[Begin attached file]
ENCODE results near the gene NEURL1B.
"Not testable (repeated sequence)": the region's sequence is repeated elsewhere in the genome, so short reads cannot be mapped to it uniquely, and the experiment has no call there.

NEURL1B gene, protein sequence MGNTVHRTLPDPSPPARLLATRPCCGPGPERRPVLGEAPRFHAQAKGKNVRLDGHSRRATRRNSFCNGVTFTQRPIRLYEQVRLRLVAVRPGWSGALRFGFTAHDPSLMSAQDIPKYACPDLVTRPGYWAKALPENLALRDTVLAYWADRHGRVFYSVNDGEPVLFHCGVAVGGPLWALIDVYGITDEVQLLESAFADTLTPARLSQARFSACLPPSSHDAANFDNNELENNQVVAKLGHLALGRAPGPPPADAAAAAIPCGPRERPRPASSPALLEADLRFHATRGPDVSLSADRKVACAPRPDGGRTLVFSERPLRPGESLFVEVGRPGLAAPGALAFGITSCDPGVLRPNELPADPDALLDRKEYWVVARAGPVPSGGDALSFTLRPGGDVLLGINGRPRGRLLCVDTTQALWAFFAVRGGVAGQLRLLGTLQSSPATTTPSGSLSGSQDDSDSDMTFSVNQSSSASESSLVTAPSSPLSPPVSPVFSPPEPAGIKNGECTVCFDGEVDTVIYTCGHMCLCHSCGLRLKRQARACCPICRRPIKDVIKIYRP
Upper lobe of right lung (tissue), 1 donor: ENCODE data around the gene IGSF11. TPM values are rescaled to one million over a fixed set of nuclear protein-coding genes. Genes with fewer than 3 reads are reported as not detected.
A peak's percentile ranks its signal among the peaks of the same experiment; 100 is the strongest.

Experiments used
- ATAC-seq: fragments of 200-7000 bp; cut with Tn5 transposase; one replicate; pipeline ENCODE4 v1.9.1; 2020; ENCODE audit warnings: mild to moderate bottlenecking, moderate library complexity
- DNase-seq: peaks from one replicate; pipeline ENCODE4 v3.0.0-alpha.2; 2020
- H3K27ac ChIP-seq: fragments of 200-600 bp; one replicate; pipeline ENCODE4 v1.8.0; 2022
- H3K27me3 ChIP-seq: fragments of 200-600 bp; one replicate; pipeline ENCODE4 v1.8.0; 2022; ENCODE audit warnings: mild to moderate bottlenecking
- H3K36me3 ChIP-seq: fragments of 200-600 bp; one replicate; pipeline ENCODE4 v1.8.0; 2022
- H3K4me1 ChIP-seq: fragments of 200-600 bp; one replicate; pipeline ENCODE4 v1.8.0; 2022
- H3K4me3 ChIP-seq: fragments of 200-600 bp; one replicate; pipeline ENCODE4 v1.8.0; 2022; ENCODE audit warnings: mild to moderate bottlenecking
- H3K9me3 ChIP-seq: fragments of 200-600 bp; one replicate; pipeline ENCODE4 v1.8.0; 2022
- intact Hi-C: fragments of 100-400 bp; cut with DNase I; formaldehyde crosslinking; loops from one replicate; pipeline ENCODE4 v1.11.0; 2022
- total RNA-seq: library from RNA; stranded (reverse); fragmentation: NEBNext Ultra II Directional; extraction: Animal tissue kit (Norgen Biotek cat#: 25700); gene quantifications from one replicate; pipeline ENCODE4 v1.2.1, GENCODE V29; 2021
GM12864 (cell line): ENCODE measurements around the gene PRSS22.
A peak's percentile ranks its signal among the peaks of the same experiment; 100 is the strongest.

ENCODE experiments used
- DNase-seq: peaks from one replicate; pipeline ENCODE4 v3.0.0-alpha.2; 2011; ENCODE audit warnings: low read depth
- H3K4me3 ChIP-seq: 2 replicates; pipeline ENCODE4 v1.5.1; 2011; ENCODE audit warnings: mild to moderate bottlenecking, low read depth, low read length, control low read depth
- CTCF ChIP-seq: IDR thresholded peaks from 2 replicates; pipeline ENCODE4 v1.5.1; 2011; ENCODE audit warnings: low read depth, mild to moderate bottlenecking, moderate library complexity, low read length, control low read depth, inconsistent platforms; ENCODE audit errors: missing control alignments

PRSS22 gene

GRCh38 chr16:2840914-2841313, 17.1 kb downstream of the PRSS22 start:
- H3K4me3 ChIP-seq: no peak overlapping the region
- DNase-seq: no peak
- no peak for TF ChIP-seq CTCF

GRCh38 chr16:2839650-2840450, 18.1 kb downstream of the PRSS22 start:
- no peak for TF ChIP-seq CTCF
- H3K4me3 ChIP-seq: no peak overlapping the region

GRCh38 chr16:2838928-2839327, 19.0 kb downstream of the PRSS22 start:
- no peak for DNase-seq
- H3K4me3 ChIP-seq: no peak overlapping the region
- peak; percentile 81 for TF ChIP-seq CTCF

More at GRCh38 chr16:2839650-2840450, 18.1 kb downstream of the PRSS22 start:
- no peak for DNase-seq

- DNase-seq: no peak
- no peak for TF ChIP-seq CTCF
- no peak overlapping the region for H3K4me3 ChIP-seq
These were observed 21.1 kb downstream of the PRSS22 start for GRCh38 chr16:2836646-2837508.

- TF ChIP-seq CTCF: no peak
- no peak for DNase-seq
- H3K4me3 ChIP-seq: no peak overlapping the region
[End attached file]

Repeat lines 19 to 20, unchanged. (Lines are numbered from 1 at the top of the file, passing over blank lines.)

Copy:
ENCODE experiments used
- DNase-seq: peaks from one replicate; pipeline ENCODE4 v3.0.0-alpha.2; 2011; ENCODE audit warnings: low read depth